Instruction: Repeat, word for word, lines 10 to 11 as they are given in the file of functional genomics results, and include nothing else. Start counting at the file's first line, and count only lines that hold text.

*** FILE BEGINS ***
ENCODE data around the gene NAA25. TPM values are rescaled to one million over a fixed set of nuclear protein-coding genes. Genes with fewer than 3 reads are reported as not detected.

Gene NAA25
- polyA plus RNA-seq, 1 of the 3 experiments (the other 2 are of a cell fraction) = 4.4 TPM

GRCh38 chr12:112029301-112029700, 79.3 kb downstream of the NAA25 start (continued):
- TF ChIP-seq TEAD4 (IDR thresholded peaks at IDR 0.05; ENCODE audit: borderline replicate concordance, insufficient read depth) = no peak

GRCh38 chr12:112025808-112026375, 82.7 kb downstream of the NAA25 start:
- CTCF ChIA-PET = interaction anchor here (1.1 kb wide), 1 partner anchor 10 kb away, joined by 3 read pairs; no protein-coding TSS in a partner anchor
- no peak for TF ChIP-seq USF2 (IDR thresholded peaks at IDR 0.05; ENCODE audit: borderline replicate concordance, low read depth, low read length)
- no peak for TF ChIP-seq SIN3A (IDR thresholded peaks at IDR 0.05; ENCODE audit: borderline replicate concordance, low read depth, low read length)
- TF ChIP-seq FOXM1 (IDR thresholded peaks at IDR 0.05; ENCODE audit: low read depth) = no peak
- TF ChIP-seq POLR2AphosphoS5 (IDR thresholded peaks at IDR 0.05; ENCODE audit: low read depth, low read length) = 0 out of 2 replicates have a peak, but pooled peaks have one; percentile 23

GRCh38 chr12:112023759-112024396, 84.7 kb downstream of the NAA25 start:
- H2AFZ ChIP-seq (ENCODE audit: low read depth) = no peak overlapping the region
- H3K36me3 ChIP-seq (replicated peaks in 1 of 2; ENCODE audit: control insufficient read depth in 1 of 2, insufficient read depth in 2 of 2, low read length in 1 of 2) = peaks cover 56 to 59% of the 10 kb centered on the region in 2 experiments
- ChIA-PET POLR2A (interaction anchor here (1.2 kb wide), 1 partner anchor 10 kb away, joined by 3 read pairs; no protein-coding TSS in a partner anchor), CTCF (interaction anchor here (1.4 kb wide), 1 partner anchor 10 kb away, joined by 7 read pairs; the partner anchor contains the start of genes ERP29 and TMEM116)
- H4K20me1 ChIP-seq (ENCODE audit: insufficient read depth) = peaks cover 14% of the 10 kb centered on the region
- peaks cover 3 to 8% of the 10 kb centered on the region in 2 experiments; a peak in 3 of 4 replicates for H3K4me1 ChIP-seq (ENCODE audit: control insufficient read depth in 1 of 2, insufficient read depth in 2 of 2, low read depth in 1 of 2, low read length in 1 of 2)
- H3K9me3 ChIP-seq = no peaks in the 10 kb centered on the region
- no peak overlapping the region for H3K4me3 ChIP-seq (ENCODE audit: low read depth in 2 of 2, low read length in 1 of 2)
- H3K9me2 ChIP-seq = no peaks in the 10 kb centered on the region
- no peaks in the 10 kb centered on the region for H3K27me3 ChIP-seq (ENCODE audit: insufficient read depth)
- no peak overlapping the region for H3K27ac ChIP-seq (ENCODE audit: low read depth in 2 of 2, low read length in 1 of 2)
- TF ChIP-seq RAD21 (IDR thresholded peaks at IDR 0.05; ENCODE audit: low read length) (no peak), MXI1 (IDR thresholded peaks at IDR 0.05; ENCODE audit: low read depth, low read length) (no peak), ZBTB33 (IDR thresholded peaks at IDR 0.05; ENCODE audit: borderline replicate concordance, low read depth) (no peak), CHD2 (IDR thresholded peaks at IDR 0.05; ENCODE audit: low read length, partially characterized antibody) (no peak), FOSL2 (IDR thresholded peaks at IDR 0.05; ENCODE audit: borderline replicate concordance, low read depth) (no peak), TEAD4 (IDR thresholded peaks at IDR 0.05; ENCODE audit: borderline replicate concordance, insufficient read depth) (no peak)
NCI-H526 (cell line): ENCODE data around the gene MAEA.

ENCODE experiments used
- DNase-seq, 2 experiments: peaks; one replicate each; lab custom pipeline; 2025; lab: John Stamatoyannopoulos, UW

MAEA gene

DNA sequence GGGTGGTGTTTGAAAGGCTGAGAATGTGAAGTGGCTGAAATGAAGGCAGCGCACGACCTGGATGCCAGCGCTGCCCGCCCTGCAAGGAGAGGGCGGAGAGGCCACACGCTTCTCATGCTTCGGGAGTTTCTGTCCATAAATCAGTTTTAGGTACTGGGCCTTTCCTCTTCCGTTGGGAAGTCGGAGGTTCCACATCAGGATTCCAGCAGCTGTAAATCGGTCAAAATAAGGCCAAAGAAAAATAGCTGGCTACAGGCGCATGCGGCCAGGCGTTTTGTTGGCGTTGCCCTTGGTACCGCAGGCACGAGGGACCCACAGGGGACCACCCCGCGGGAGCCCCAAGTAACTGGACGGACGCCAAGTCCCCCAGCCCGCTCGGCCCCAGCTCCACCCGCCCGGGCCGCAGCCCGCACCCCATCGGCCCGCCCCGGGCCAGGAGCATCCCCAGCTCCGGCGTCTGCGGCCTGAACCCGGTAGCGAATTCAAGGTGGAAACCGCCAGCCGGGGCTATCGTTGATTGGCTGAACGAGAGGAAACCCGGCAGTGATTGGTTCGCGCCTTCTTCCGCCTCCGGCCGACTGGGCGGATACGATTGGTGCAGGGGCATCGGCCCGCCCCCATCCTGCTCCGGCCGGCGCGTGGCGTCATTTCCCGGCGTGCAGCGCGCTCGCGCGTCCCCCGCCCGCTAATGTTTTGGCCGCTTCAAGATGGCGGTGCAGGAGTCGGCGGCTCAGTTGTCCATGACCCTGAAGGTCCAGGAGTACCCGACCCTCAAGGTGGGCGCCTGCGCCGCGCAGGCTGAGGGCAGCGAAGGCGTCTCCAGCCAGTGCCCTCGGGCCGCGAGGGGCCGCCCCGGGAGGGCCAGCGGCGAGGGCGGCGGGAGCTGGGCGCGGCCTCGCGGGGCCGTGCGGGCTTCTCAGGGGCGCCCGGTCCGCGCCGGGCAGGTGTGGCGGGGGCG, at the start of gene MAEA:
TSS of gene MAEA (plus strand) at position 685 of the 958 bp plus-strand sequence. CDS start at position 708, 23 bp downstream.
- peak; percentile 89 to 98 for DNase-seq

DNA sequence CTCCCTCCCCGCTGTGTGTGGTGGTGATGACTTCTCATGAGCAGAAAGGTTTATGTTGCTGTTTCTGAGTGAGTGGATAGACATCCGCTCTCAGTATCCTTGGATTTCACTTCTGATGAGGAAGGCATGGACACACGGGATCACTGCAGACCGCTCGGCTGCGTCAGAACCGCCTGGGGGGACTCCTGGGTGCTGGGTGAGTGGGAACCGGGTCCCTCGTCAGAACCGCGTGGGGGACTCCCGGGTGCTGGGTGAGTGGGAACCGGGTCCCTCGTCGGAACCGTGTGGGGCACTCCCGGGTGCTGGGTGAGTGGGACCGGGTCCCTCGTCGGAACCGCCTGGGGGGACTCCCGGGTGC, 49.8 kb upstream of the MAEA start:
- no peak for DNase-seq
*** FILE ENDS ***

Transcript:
- TF ChIP-seq FOXM1 (IDR thresholded peaks at IDR 0.05; ENCODE audit: low read depth) = no peak
- TF ChIP-seq POLR2AphosphoS5 (IDR thresholded peaks at IDR 0.05; ENCODE audit: low read depth, low read length) = 0 out of 2 replicates have a peak, but pooled peaks have one; percentile 23